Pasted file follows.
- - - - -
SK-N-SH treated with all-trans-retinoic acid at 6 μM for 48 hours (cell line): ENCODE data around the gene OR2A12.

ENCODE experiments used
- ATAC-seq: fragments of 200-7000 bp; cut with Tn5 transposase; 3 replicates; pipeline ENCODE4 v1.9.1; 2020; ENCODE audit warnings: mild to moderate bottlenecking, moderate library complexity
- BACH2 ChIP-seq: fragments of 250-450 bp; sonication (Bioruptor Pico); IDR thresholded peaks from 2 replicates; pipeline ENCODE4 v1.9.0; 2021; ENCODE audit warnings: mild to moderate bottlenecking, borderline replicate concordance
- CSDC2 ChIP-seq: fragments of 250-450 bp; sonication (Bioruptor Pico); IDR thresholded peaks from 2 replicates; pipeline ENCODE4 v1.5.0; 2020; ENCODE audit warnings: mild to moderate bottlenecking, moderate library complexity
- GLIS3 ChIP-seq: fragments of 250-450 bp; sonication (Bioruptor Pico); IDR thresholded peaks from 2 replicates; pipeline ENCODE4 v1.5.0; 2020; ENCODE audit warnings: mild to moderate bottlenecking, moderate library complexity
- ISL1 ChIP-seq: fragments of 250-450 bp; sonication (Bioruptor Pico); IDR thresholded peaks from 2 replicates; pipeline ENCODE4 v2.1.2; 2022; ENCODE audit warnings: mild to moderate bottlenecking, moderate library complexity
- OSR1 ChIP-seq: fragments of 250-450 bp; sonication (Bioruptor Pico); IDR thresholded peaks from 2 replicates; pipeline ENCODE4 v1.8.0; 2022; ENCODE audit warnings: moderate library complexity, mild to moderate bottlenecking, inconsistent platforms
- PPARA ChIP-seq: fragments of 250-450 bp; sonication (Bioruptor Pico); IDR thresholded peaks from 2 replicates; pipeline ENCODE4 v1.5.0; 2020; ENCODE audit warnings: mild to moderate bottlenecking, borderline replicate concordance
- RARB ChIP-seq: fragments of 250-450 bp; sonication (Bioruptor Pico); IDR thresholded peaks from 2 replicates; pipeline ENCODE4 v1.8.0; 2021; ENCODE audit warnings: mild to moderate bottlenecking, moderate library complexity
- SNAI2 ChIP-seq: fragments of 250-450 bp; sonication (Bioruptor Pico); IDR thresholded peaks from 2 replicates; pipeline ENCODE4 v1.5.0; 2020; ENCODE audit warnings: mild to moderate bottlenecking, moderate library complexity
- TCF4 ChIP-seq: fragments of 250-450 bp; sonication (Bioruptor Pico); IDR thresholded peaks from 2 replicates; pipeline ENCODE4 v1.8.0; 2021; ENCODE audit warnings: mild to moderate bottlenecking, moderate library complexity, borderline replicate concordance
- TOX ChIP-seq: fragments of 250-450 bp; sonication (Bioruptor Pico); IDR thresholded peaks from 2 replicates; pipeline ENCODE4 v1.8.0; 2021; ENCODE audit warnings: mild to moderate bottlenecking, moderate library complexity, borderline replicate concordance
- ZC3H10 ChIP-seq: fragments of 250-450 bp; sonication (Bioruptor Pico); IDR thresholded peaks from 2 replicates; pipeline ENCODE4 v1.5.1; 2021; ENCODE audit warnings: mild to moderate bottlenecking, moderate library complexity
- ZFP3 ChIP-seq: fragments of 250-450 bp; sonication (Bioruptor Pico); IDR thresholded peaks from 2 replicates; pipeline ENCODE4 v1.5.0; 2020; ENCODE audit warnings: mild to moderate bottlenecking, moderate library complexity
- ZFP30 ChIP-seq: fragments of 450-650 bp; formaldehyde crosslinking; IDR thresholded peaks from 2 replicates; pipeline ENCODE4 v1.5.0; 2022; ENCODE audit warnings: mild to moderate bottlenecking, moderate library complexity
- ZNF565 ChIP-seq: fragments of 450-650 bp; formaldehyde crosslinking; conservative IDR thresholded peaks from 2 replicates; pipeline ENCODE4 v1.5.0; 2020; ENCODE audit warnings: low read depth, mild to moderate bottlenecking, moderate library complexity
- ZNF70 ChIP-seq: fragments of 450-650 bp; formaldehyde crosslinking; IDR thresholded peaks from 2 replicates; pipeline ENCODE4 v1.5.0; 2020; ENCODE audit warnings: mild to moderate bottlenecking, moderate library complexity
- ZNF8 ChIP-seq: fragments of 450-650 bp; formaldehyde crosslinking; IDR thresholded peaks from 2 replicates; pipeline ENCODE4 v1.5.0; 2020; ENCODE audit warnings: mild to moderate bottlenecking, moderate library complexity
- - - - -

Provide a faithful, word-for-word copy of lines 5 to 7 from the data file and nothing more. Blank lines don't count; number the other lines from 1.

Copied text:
- CSDC2 ChIP-seq: fragments of 250-450 bp; sonication (Bioruptor Pico); IDR thresholded peaks from 2 replicates; pipeline ENCODE4 v1.5.0; 2020; ENCODE audit warnings: mild to moderate bottlenecking, moderate library complexity
- GLIS3 ChIP-seq: fragments of 250-450 bp; sonication (Bioruptor Pico); IDR thresholded peaks from 2 replicates; pipeline ENCODE4 v1.5.0; 2020; ENCODE audit warnings: mild to moderate bottlenecking, moderate library complexity
- ISL1 ChIP-seq: fragments of 250-450 bp; sonication (Bioruptor Pico); IDR thresholded peaks from 2 replicates; pipeline ENCODE4 v2.1.2; 2022; ENCODE audit warnings: mild to moderate bottlenecking, moderate library complexity